As one of Ireland’s leading economic commentators, David recognises the pivotal role of Economics in all of our daily lives and it is his aim to make the ‘dismal science’ as captivating and accessible as possible.
David writes two weekly columns for The Irish Independent and The Sunday Business Post, though he also regularly contributes to a variety of other publications, from The Financial Times to Woodford Investment Management. Now, as a member of Economics Without Boundaries, you can stay up to date with all of David’s latest insights and have his articles sent directly to your inbox.
Did you know that Limerick has seen the biggest jump in income in the past decade? Not Dublin. Limerick. After-tax income in Limerick rose by 14pc between 2005 and 2015, according to the CSO. This is a huge figure given the collapse in incomes experienced across the...read more
Looking out to sea at the huge winter waves crashing upon the Cape Town shore, it’s hard to imagine what the first local tribesman thought when he saw, in the distance, Vasco De Gama’s tiny Portuguese ship sail round the Cape of Good Hope, heading out towards the...read more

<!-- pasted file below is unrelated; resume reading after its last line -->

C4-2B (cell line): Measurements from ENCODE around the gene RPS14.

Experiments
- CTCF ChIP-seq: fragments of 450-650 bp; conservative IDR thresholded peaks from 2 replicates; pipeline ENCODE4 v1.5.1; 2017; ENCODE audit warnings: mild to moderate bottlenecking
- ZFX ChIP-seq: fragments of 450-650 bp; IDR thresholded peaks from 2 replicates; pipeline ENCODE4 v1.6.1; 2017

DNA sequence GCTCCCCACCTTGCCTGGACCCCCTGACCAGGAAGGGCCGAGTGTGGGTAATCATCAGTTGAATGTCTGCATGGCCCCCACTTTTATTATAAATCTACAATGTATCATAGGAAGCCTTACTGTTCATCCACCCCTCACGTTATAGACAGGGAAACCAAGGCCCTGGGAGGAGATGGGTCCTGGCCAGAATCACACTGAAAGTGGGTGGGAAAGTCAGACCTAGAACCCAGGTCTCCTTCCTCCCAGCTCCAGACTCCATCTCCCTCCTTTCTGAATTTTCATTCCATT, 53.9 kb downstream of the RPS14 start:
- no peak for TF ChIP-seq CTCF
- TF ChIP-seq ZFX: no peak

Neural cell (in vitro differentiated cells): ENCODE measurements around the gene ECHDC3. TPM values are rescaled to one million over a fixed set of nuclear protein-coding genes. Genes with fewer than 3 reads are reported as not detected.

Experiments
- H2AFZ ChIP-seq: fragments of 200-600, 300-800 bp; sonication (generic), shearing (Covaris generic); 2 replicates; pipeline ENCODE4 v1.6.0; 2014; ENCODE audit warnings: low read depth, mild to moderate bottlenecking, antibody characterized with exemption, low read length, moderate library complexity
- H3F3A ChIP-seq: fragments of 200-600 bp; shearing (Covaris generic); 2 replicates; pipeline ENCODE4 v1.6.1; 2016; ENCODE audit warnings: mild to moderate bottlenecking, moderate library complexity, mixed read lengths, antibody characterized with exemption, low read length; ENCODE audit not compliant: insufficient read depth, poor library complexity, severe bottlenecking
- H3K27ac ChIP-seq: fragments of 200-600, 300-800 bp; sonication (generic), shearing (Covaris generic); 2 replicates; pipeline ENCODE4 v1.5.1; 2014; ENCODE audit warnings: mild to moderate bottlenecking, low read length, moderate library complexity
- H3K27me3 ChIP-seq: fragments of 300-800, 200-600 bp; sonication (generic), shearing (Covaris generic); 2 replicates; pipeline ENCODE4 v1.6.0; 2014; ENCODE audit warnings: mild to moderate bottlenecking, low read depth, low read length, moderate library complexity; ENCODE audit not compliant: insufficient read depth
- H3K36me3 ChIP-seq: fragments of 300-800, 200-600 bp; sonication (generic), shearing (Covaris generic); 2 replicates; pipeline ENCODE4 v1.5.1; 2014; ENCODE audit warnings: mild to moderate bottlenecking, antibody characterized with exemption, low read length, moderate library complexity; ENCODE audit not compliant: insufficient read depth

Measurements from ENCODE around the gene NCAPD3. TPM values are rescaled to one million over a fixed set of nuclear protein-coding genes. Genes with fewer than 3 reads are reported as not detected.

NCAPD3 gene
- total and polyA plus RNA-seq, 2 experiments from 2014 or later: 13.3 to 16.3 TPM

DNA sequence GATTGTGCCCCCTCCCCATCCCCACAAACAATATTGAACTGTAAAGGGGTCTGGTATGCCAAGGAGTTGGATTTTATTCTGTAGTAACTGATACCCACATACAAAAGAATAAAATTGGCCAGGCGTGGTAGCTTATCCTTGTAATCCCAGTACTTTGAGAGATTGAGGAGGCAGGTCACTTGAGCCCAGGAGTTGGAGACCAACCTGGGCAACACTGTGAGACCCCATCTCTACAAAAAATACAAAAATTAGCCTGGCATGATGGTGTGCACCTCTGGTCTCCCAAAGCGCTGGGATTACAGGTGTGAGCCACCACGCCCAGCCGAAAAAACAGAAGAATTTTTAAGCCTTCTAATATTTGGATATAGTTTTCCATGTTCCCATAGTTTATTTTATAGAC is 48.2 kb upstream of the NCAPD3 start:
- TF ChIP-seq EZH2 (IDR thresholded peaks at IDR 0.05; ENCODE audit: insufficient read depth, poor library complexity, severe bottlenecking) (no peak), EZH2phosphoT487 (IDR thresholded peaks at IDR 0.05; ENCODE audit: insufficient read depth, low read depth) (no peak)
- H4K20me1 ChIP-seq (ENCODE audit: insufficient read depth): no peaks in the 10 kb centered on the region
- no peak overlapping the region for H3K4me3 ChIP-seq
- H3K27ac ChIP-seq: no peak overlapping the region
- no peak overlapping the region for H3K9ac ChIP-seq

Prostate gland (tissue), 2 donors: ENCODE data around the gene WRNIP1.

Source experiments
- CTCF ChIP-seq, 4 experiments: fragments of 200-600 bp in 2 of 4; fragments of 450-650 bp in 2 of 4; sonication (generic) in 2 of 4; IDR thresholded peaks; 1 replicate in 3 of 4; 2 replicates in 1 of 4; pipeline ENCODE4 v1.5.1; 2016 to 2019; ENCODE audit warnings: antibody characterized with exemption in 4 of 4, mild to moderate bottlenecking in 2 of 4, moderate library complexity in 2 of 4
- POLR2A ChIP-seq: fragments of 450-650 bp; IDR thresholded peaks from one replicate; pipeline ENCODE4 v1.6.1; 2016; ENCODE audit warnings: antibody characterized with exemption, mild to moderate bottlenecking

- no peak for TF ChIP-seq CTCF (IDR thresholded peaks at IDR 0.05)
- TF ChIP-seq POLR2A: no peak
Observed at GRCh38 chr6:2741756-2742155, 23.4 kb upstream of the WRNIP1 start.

All over the world, central bankers have hinted that the great 10-year period of very low interest rates is coming to an end and all over the world, millennials are complaining that they can’t make a decent crust. Are these developments linked? If so, what does it...read more
Dublin property investors had better hope that Brexit happens soon. They should also hope that it’s not just a ‘hard’ Brexit, but a granite Brexit — a Brexit that’s as hard as possible. They should be betting on the buffoonery of Boris Johnson, down on both knees...read more
This week’s Time magazine has an interesting interview with Leo Varadkar. Whether or not you are a fan of the new Taoiseach, being profiled in Time is good for the country. The value of this type of international publicity is difficult to overstate. Contrast the image...read more
Ireland had better start building more retirement homes than primary schools. Ireland is getting old. While not quite at Japanese levels, where last year more incontinence adult nappies were sold than new-born babies’ nappies, Ireland is growing old quickly and we’d...read more
What could be more damaging to the Irish economy — Brexit or the European Central Bank (ECB)? This may seem an odd question, not least because we have been fretting about Brexit for a year now and have hardly heard a dickey bird from the ECB in ages.But think about...read more
County Down is one of the most beautiful counties in Ireland. It’s a pity so few of us head up the M1 to witness the hauntingly empty beauty just a few miles to the north. Sitting in the Slieve Donard Hotel, Newcastle as the sun is going down behind the vertiginous...read more
To best serve his early risers, new Taoiseach must wake up to public transport needs Allegedly, the next election and the one after that and the one after that will be fought for the hearts and minds of the “people who get up early in the morning”. Therefore, the...read more